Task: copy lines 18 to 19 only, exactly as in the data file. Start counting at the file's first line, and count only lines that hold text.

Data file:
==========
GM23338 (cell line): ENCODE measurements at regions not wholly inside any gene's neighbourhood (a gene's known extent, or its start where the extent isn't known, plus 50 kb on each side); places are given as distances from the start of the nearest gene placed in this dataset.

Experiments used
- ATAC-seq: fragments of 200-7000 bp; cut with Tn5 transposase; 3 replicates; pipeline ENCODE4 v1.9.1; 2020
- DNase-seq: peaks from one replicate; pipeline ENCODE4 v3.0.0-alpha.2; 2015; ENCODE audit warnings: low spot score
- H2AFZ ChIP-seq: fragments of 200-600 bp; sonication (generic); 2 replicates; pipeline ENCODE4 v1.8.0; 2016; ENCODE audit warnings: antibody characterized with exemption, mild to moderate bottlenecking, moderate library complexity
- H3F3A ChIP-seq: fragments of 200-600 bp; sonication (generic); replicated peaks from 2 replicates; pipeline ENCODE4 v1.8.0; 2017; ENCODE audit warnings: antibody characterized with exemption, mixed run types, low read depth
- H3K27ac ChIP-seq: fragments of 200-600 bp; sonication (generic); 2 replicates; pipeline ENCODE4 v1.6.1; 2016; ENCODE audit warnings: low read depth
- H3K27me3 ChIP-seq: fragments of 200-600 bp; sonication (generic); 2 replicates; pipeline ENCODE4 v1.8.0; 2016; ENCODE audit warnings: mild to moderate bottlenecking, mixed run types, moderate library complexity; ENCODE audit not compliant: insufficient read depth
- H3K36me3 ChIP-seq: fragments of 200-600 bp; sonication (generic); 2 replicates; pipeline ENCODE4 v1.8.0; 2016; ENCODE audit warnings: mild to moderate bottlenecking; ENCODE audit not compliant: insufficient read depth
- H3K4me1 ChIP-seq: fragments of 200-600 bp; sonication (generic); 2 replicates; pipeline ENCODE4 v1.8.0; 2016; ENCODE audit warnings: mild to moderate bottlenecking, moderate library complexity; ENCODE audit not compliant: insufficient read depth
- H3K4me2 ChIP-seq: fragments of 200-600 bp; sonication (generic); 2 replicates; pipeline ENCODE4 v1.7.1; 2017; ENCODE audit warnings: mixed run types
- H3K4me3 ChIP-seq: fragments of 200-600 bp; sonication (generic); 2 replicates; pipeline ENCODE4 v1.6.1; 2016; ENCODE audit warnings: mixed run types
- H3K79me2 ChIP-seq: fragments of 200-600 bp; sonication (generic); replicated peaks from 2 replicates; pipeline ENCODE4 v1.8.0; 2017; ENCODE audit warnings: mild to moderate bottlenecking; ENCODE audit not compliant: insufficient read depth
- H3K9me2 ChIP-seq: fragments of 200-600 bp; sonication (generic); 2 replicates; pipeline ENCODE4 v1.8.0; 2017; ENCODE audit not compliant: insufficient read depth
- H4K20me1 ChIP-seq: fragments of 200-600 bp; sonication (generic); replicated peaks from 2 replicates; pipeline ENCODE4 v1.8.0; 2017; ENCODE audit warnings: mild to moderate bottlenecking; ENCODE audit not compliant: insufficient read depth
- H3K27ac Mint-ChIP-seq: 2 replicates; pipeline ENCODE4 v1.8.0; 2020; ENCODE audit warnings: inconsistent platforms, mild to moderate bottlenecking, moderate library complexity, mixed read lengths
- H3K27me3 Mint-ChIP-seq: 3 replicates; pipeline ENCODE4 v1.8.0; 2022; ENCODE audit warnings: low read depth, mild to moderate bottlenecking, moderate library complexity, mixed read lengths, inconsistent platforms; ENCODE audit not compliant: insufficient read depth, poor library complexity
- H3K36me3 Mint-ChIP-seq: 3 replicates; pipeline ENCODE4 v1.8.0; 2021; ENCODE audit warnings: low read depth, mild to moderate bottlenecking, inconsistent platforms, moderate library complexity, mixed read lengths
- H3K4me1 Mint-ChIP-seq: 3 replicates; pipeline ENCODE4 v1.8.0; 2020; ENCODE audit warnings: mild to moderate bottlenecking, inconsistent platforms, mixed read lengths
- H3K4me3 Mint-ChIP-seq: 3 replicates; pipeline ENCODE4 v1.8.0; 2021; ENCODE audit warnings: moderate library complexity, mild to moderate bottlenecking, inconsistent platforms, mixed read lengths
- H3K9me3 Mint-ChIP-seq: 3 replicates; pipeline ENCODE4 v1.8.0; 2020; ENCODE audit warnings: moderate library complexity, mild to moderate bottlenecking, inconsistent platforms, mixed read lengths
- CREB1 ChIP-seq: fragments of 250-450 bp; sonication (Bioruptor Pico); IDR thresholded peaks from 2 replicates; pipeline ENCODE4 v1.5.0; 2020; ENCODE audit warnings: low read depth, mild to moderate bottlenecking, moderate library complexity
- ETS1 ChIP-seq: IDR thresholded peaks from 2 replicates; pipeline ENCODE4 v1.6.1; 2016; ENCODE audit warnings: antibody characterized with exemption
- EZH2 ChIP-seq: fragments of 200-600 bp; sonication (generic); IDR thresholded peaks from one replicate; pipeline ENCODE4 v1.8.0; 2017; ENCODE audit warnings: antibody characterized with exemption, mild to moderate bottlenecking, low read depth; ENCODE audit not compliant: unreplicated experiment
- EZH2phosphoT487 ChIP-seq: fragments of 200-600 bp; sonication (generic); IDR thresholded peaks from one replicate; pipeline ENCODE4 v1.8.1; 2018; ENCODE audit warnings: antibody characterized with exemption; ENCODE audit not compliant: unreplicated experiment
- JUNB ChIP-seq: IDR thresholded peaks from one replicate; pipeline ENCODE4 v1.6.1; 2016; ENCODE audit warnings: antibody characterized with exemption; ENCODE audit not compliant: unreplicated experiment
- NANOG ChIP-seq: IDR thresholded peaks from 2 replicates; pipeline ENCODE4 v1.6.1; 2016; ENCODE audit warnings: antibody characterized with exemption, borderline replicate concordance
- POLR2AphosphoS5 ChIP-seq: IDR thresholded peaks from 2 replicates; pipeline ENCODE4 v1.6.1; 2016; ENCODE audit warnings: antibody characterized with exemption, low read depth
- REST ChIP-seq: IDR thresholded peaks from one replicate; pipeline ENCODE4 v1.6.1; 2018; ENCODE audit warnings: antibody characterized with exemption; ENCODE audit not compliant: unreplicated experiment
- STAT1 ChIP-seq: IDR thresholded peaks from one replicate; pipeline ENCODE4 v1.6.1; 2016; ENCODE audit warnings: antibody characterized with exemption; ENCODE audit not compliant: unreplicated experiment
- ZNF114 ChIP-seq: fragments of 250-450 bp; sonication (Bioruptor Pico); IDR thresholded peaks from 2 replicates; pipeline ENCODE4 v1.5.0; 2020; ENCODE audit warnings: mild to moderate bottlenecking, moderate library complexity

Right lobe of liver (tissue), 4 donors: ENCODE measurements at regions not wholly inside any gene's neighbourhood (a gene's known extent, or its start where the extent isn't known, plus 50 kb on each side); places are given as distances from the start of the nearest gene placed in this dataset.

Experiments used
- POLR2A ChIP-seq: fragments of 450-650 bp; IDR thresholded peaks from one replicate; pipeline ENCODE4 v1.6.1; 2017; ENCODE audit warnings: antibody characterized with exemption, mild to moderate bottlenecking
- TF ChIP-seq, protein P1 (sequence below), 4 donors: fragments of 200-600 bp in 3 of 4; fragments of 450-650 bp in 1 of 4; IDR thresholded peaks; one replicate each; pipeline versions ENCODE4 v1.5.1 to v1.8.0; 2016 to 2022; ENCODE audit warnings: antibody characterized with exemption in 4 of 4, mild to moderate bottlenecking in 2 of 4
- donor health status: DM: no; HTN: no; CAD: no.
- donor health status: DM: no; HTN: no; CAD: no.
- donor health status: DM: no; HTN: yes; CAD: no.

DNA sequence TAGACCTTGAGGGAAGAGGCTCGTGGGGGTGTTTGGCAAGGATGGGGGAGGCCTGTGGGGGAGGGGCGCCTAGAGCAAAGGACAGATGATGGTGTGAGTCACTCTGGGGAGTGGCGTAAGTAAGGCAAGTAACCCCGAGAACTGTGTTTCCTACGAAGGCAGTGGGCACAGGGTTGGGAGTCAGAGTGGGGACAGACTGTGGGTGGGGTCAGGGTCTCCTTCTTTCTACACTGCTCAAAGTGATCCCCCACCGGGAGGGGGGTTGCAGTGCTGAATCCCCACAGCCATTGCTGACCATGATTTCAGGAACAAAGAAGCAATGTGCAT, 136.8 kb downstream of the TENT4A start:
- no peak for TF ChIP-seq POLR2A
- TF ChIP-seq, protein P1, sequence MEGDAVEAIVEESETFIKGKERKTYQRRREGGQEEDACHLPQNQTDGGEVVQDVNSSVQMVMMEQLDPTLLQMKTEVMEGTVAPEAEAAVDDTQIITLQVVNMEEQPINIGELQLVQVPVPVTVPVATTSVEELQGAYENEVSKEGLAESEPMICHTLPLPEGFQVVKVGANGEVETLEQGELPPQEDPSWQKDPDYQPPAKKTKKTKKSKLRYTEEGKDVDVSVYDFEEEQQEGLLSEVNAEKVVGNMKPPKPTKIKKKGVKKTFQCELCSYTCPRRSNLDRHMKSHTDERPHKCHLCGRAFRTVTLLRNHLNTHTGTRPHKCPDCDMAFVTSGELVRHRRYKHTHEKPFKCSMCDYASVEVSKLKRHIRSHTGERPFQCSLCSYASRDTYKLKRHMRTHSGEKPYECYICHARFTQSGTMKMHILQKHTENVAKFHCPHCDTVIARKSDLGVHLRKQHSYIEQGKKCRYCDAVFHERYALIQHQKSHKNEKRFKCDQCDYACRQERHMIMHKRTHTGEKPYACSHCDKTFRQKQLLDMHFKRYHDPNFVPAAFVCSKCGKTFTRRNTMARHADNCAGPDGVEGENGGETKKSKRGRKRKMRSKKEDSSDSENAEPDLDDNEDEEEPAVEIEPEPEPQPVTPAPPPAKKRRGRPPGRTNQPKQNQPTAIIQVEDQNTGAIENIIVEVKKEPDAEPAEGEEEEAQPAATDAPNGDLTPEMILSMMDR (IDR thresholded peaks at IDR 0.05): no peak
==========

- H3K36me3 Mint-ChIP-seq: 3 replicates; pipeline ENCODE4 v1.8.0; 2021; ENCODE audit warnings: low read depth, mild to moderate bottlenecking, inconsistent platforms, moderate library complexity, mixed read lengths
- H3K4me1 Mint-ChIP-seq: 3 replicates; pipeline ENCODE4 v1.8.0; 2020; ENCODE audit warnings: mild to moderate bottlenecking, inconsistent platforms, mixed read lengths